Furthermore, online learning can be tailored to your child’s individual requirements, making it convenient to discover a course that suits their distinctive learning approach.
In their children’s upcoming academic year, 54% of parents who were homeschooling before February 2020 were likely to do so full-time.
Assign the Child Solo Activities to Do While You’re at Work
Parents in Kentucky who teach their kids at home must find ways to keep their children entertained while they are working. One way is to assign independent curriculum projects.
Tasks such as reading assignments, research projects, and math and writing exercises may be included.
It’s essential to select activities that are suitable for your child’s age and skill level.
If your child attends childcare, ask your provider to remind them to complete their homeschooling tasks daily.
Proper planning can help your child become independent and accomplish tough tasks during the workday.
Allow Yourself Flexibility and Grace
Balancing a job and homeschooling can be difficult for parents, so it’s vital to give yourself some leniency and kindness while managing these duties.
Striving for perfection is an unattainable goal that can lead to disappointment. Focus on the successes, no matter how small, and congratulate yourself on your achievements.
Keep in mind that your kids are observing you, and will take after you. By displaying a positive outlook and openness to change, they’ll be more likely to do the same.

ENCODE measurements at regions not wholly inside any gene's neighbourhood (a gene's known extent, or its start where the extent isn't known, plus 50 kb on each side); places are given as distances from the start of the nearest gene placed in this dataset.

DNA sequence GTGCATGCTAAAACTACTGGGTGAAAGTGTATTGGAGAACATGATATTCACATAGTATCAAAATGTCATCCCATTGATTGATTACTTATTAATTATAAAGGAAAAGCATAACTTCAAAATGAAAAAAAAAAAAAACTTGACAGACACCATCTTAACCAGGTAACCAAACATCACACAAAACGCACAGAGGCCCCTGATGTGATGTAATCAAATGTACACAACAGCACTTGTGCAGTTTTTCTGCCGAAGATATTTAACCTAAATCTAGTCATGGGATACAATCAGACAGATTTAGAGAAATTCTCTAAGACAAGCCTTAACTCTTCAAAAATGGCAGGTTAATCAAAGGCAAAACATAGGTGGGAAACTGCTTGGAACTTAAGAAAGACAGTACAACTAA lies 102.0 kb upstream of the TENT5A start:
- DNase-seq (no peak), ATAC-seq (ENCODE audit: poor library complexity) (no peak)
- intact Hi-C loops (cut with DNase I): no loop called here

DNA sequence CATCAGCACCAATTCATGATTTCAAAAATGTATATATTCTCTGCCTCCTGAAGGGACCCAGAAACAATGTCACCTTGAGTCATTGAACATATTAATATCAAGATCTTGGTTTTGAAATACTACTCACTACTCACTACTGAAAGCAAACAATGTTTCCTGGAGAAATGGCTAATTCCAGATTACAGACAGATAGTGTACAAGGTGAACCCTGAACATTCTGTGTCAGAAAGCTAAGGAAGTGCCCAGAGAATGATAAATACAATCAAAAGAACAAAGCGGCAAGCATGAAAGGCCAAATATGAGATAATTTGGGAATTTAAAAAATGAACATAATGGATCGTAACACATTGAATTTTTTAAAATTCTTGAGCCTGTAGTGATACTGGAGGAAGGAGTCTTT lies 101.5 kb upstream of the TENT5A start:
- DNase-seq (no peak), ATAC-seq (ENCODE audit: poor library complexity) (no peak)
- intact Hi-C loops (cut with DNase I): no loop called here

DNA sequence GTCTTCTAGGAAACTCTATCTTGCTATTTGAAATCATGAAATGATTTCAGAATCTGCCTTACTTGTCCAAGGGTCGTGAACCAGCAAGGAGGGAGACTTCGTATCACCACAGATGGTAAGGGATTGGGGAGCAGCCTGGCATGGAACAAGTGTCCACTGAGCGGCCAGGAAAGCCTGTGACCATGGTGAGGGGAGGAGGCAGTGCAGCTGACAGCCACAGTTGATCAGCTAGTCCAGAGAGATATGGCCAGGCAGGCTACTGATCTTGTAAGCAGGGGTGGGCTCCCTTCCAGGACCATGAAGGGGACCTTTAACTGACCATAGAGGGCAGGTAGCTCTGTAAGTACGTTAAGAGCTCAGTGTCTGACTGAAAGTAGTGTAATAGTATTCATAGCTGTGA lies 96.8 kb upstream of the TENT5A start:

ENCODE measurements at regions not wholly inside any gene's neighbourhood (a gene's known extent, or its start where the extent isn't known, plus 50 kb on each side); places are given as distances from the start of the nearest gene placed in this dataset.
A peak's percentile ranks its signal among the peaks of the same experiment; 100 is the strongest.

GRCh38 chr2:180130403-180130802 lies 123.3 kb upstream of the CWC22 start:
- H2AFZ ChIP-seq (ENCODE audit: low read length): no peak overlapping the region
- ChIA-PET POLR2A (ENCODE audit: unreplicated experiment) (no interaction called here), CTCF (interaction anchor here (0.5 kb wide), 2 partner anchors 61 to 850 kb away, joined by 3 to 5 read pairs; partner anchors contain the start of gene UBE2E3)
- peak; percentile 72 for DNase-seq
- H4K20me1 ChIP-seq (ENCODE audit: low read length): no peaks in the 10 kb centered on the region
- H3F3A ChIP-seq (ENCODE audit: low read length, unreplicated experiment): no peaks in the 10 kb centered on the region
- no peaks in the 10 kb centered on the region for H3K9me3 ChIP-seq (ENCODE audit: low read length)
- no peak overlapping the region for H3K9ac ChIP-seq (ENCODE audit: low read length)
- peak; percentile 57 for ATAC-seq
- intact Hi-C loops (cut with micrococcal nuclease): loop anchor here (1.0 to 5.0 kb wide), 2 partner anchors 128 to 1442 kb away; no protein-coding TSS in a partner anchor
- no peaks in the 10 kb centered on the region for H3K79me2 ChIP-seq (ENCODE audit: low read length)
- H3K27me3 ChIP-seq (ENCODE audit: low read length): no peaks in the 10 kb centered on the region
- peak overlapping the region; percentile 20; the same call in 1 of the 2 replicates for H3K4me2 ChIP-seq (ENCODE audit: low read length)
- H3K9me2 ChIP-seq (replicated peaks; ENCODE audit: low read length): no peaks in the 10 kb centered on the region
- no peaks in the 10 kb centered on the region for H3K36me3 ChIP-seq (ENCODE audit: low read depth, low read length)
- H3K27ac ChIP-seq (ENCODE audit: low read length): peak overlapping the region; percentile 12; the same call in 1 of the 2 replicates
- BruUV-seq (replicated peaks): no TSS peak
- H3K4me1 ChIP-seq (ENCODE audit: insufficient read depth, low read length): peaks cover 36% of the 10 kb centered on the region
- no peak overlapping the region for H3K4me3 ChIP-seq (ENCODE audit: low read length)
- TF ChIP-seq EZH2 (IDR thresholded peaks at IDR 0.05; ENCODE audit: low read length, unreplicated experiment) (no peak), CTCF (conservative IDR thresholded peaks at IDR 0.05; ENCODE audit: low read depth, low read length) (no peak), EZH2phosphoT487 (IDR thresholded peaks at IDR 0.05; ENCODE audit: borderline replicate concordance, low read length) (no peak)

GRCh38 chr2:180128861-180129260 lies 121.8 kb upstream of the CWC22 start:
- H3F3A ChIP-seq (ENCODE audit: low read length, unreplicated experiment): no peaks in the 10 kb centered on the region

Balancing work and homeschooling can be difficult, but it also presents an excellent opportunity to impart valuable lessons to your children. Show them how to be adaptable and graceful in any situation, setting them up for victory down the line.
The typical cost of homeschooling is between $350-$750 per year for the parent(s).
Kentucky Homeschool Curriculum Requirements
In Kentucky, homeschooling does not have to follow a state-mandated curriculum. The parent or guardian selects materials and teaching methods for each subject. However, according to law, homeschoolers must be taught the core academic areas of:
- Social Studies
- Health Education
- Physical Education.
Many homeschoolers value the freedom to pick the curriculum of their choice, and it does require some organization to switch successfully to this form of education.
Letter of Intent to Homeschool in Kentucky
In Kentucky, a Letter of Intent to Homeschool must be filed by parents who wish to teach their children at home. This document lets the local school district know of the parents’ plans to homeschool.
Making the district aware of parental plans is essential in order to offer support and resources.
A letter of intent is a helpful tool for guaranteeing that homeschooled children receive a high-quality education.
Completing the Letter of Intent is essential for homeschooling families in Kentucky to provide a good education for their children.
The federal government saves $24 billion in taxpayer money thanks to homeschooling.
Is the Kentucky Homeschool Curriculum Free?
In Kentucky, there are plenty of tools available at no cost to those who decide to homeschool their children. There are numerous digital and physical materials that help homeschoolers develop an appropriate curriculum and gather advice.